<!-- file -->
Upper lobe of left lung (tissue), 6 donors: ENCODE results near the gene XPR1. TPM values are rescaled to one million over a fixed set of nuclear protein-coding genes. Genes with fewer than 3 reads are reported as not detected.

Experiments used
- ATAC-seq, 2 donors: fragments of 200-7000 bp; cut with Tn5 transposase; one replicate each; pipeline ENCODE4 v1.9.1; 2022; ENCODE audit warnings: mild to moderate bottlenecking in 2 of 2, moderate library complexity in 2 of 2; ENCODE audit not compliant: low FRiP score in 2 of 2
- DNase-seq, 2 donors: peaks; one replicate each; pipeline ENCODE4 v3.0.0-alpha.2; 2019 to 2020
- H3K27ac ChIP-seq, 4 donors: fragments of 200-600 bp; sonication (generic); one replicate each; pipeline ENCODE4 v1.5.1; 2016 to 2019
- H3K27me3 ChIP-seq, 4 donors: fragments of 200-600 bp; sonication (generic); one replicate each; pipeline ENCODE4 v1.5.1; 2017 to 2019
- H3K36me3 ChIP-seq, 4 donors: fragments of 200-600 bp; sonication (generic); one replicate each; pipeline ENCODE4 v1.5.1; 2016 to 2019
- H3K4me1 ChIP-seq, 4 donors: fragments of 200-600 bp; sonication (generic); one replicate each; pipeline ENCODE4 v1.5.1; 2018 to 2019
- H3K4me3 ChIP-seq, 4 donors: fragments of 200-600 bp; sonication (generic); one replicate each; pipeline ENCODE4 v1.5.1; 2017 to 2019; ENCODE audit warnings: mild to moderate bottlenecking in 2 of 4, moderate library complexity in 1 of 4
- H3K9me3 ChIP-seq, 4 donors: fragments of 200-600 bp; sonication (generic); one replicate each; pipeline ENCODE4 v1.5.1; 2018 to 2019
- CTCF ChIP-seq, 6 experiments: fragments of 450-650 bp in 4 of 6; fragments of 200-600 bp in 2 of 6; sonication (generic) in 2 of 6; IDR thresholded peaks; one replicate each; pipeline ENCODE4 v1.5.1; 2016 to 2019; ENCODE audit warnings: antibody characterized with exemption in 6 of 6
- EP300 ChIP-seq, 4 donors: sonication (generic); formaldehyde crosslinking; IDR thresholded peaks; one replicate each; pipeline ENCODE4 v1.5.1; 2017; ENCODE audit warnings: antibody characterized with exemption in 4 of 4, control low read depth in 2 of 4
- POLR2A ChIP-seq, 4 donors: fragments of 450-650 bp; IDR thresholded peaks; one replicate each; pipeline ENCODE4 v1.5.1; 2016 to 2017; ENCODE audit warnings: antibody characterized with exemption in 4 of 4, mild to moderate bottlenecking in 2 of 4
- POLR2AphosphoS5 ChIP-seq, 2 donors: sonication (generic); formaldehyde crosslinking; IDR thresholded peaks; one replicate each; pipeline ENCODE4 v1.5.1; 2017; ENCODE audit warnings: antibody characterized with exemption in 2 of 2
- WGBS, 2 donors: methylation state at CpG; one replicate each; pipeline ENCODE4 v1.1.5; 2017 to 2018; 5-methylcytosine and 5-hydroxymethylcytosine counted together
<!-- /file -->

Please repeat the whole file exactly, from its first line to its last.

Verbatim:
Upper lobe of left lung (tissue), 6 donors: ENCODE results near the gene XPR1. TPM values are rescaled to one million over a fixed set of nuclear protein-coding genes. Genes with fewer than 3 reads are reported as not detected.

Experiments used
- ATAC-seq, 2 donors: fragments of 200-7000 bp; cut with Tn5 transposase; one replicate each; pipeline ENCODE4 v1.9.1; 2022; ENCODE audit warnings: mild to moderate bottlenecking in 2 of 2, moderate library complexity in 2 of 2; ENCODE audit not compliant: low FRiP score in 2 of 2
- DNase-seq, 2 donors: peaks; one replicate each; pipeline ENCODE4 v3.0.0-alpha.2; 2019 to 2020
- H3K27ac ChIP-seq, 4 donors: fragments of 200-600 bp; sonication (generic); one replicate each; pipeline ENCODE4 v1.5.1; 2016 to 2019
- H3K27me3 ChIP-seq, 4 donors: fragments of 200-600 bp; sonication (generic); one replicate each; pipeline ENCODE4 v1.5.1; 2017 to 2019
- H3K36me3 ChIP-seq, 4 donors: fragments of 200-600 bp; sonication (generic); one replicate each; pipeline ENCODE4 v1.5.1; 2016 to 2019
- H3K4me1 ChIP-seq, 4 donors: fragments of 200-600 bp; sonication (generic); one replicate each; pipeline ENCODE4 v1.5.1; 2018 to 2019
- H3K4me3 ChIP-seq, 4 donors: fragments of 200-600 bp; sonication (generic); one replicate each; pipeline ENCODE4 v1.5.1; 2017 to 2019; ENCODE audit warnings: mild to moderate bottlenecking in 2 of 4, moderate library complexity in 1 of 4
- H3K9me3 ChIP-seq, 4 donors: fragments of 200-600 bp; sonication (generic); one replicate each; pipeline ENCODE4 v1.5.1; 2018 to 2019
- CTCF ChIP-seq, 6 experiments: fragments of 450-650 bp in 4 of 6; fragments of 200-600 bp in 2 of 6; sonication (generic) in 2 of 6; IDR thresholded peaks; one replicate each; pipeline ENCODE4 v1.5.1; 2016 to 2019; ENCODE audit warnings: antibody characterized with exemption in 6 of 6
- EP300 ChIP-seq, 4 donors: sonication (generic); formaldehyde crosslinking; IDR thresholded peaks; one replicate each; pipeline ENCODE4 v1.5.1; 2017; ENCODE audit warnings: antibody characterized with exemption in 4 of 4, control low read depth in 2 of 4
- POLR2A ChIP-seq, 4 donors: fragments of 450-650 bp; IDR thresholded peaks; one replicate each; pipeline ENCODE4 v1.5.1; 2016 to 2017; ENCODE audit warnings: antibody characterized with exemption in 4 of 4, mild to moderate bottlenecking in 2 of 4
- POLR2AphosphoS5 ChIP-seq, 2 donors: sonication (generic); formaldehyde crosslinking; IDR thresholded peaks; one replicate each; pipeline ENCODE4 v1.5.1; 2017; ENCODE audit warnings: antibody characterized with exemption in 2 of 2
- WGBS, 2 donors: methylation state at CpG; one replicate each; pipeline ENCODE4 v1.1.5; 2017 to 2018; 5-methylcytosine and 5-hydroxymethylcytosine counted together